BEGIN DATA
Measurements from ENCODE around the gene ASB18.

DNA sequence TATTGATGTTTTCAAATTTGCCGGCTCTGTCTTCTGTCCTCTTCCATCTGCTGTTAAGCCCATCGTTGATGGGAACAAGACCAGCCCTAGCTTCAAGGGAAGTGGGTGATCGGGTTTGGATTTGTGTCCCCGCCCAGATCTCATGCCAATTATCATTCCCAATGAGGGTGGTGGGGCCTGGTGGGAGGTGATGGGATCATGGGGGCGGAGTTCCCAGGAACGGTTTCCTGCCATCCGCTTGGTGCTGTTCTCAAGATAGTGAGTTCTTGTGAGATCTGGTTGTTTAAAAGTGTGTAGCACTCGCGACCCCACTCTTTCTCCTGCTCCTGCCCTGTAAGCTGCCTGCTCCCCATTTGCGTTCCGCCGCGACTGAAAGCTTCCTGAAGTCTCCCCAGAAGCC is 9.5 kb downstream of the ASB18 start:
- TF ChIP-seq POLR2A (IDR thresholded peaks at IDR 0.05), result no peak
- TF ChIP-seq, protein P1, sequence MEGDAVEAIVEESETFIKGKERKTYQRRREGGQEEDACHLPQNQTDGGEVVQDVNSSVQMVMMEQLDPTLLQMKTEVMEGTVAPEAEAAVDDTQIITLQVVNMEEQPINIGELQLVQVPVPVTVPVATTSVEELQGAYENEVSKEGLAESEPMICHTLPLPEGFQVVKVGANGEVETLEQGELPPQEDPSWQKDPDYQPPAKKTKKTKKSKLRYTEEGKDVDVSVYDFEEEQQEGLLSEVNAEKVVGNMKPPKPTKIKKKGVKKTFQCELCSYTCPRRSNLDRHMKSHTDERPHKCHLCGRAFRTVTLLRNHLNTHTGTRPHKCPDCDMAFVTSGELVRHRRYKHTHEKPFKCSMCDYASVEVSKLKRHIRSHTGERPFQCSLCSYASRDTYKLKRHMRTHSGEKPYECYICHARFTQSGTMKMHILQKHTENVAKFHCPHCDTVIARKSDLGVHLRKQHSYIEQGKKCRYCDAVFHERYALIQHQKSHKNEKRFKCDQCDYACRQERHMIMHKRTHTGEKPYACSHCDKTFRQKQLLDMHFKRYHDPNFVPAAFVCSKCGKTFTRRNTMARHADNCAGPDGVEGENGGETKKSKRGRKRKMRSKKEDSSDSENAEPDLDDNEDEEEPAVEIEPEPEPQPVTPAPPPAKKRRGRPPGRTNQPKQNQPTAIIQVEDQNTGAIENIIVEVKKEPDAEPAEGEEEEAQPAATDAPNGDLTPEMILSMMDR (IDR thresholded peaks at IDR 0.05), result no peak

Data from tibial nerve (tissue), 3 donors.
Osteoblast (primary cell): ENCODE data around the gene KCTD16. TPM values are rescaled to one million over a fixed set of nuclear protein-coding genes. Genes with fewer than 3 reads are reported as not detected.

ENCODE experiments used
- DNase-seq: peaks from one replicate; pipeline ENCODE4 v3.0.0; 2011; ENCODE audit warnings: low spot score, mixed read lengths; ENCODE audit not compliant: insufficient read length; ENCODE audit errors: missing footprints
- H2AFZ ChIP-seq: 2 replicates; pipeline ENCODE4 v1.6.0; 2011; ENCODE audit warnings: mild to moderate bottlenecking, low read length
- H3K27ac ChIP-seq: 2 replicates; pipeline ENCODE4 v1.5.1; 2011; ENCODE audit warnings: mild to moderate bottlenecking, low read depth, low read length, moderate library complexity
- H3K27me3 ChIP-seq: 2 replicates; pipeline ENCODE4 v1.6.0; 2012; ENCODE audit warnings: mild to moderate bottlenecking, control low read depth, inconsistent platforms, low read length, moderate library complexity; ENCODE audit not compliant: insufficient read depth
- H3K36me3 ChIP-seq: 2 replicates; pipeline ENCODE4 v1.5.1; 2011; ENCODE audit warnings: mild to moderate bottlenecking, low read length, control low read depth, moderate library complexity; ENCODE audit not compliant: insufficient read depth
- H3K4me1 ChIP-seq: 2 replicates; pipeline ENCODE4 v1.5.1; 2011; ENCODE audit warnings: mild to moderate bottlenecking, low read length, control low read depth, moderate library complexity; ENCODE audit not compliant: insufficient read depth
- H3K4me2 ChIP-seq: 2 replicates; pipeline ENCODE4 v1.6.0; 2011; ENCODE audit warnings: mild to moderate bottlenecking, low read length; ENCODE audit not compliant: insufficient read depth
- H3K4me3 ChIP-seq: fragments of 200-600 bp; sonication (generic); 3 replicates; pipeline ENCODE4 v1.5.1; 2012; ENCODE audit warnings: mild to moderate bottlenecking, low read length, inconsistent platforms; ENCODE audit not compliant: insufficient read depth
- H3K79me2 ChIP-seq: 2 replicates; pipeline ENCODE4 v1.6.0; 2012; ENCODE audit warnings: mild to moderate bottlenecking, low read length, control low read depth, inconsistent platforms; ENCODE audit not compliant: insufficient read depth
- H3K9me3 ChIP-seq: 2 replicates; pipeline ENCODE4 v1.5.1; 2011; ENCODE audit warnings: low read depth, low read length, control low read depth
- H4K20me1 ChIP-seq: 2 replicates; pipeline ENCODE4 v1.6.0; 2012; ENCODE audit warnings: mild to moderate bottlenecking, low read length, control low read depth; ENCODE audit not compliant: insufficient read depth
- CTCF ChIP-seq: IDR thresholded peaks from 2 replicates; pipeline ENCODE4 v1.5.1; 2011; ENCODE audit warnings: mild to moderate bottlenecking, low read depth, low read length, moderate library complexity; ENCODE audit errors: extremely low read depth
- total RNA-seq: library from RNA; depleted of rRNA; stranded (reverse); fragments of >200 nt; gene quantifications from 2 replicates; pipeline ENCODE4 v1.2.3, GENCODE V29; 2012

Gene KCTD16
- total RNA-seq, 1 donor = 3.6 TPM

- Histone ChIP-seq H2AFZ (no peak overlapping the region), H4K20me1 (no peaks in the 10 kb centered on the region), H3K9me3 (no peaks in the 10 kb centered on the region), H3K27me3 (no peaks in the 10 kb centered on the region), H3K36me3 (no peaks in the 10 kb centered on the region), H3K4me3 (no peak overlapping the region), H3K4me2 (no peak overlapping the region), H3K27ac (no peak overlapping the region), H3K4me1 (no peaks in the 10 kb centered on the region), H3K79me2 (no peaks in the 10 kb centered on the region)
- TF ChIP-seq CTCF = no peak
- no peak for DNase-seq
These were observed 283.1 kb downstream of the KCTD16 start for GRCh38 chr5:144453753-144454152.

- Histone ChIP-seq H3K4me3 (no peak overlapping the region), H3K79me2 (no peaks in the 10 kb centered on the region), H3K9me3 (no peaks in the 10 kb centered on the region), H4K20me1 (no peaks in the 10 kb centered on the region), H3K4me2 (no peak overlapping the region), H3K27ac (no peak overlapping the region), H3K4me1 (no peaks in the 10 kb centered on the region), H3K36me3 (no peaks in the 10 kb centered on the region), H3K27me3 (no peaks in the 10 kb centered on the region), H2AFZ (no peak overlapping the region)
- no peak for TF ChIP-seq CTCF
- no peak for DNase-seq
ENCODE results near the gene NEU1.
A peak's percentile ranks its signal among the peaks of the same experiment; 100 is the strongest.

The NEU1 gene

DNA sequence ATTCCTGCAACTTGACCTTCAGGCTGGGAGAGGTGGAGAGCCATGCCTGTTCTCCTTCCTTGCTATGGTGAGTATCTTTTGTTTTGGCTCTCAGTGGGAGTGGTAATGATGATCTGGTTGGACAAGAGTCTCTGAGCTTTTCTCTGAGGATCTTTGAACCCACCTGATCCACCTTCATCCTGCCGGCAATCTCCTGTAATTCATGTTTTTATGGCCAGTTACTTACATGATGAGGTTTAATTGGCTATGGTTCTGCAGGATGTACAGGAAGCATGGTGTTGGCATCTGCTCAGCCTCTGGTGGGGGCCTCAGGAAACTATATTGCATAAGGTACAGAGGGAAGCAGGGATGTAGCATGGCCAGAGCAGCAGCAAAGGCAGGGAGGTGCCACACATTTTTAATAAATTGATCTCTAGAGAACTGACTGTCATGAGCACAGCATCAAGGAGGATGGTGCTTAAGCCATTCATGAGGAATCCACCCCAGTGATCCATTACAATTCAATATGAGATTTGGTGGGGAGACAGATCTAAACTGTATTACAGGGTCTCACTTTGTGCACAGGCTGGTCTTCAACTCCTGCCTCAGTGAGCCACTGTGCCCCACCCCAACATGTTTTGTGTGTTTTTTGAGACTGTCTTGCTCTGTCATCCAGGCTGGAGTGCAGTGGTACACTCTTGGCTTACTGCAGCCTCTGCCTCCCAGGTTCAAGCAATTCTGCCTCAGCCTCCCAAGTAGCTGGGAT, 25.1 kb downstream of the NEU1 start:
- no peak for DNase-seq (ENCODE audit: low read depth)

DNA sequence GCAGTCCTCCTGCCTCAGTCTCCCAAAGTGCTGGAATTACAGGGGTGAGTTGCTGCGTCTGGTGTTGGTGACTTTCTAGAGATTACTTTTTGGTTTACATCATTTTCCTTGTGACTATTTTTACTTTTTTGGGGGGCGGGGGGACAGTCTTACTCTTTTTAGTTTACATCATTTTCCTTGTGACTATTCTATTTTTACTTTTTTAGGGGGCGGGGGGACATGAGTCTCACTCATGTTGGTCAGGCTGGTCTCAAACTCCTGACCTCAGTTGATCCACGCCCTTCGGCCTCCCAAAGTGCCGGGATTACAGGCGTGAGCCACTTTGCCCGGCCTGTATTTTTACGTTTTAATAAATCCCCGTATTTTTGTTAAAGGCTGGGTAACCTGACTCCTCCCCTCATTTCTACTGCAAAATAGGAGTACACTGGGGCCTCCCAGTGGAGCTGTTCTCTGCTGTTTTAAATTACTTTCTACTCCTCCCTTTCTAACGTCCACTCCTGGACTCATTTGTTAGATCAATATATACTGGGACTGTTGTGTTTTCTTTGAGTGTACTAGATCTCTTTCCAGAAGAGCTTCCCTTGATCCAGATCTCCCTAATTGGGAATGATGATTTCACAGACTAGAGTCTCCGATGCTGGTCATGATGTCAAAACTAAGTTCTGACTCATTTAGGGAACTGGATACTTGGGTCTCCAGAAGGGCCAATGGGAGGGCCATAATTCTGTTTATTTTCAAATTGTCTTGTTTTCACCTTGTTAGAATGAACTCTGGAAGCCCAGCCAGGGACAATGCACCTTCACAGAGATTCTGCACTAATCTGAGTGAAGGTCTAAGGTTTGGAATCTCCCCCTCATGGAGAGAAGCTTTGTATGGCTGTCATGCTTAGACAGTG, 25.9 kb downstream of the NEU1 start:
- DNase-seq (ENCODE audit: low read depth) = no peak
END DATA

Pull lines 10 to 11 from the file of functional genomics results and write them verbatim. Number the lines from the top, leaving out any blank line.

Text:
- H3K27ac ChIP-seq: 2 replicates; pipeline ENCODE4 v1.5.1; 2011; ENCODE audit warnings: mild to moderate bottlenecking, low read depth, low read length, moderate library complexity
- H3K27me3 ChIP-seq: 2 replicates; pipeline ENCODE4 v1.6.0; 2012; ENCODE audit warnings: mild to moderate bottlenecking, control low read depth, inconsistent platforms, low read length, moderate library complexity; ENCODE audit not compliant: insufficient read depth